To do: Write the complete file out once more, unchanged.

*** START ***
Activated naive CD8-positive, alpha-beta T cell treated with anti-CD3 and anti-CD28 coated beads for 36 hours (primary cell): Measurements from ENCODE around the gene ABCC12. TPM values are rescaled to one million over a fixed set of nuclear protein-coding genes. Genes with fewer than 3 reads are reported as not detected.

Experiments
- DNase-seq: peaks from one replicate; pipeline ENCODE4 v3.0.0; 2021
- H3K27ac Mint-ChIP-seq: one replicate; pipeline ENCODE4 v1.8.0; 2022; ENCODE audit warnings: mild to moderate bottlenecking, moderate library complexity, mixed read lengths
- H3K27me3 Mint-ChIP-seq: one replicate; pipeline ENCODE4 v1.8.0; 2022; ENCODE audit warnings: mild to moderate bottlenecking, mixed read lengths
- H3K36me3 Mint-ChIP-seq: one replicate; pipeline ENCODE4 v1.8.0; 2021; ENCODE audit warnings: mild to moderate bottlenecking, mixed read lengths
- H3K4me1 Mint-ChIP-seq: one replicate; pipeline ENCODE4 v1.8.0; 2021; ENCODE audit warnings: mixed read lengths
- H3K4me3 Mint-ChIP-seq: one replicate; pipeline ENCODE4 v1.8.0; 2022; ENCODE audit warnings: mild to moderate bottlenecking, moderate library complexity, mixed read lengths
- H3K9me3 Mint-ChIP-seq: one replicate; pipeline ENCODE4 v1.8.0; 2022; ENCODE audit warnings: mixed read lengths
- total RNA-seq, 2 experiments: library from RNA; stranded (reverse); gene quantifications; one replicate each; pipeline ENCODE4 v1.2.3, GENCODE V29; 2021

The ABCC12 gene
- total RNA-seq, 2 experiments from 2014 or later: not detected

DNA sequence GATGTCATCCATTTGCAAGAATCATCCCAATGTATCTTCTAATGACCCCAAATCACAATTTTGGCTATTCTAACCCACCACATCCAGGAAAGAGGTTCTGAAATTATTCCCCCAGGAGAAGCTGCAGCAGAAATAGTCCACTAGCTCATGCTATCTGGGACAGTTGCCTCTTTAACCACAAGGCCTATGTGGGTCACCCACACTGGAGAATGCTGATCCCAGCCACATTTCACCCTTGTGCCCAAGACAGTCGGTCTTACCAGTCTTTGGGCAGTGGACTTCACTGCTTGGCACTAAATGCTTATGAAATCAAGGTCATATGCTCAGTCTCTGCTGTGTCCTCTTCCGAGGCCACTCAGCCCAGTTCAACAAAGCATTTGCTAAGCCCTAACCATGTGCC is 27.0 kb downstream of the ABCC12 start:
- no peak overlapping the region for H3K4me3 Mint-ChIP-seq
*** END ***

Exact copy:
Activated naive CD8-positive, alpha-beta T cell treated with anti-CD3 and anti-CD28 coated beads for 36 hours (primary cell): Measurements from ENCODE around the gene ABCC12. TPM values are rescaled to one million over a fixed set of nuclear protein-coding genes. Genes with fewer than 3 reads are reported as not detected.

Experiments
- DNase-seq: peaks from one replicate; pipeline ENCODE4 v3.0.0; 2021
- H3K27ac Mint-ChIP-seq: one replicate; pipeline ENCODE4 v1.8.0; 2022; ENCODE audit warnings: mild to moderate bottlenecking, moderate library complexity, mixed read lengths
- H3K27me3 Mint-ChIP-seq: one replicate; pipeline ENCODE4 v1.8.0; 2022; ENCODE audit warnings: mild to moderate bottlenecking, mixed read lengths
- H3K36me3 Mint-ChIP-seq: one replicate; pipeline ENCODE4 v1.8.0; 2021; ENCODE audit warnings: mild to moderate bottlenecking, mixed read lengths
- H3K4me1 Mint-ChIP-seq: one replicate; pipeline ENCODE4 v1.8.0; 2021; ENCODE audit warnings: mixed read lengths
- H3K4me3 Mint-ChIP-seq: one replicate; pipeline ENCODE4 v1.8.0; 2022; ENCODE audit warnings: mild to moderate bottlenecking, moderate library complexity, mixed read lengths
- H3K9me3 Mint-ChIP-seq: one replicate; pipeline ENCODE4 v1.8.0; 2022; ENCODE audit warnings: mixed read lengths
- total RNA-seq, 2 experiments: library from RNA; stranded (reverse); gene quantifications; one replicate each; pipeline ENCODE4 v1.2.3, GENCODE V29; 2021

The ABCC12 gene
- total RNA-seq, 2 experiments from 2014 or later: not detected

DNA sequence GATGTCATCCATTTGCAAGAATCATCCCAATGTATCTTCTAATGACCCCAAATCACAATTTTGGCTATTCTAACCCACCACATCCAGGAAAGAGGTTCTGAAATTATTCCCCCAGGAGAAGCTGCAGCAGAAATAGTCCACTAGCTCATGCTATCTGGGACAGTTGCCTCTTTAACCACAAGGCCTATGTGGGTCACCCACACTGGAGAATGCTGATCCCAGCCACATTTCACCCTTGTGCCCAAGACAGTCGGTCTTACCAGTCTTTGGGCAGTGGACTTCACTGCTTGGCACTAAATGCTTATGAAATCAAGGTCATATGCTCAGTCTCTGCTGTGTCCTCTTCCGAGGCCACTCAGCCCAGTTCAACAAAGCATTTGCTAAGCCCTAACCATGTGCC is 27.0 kb downstream of the ABCC12 start:
- no peak overlapping the region for H3K4me3 Mint-ChIP-seq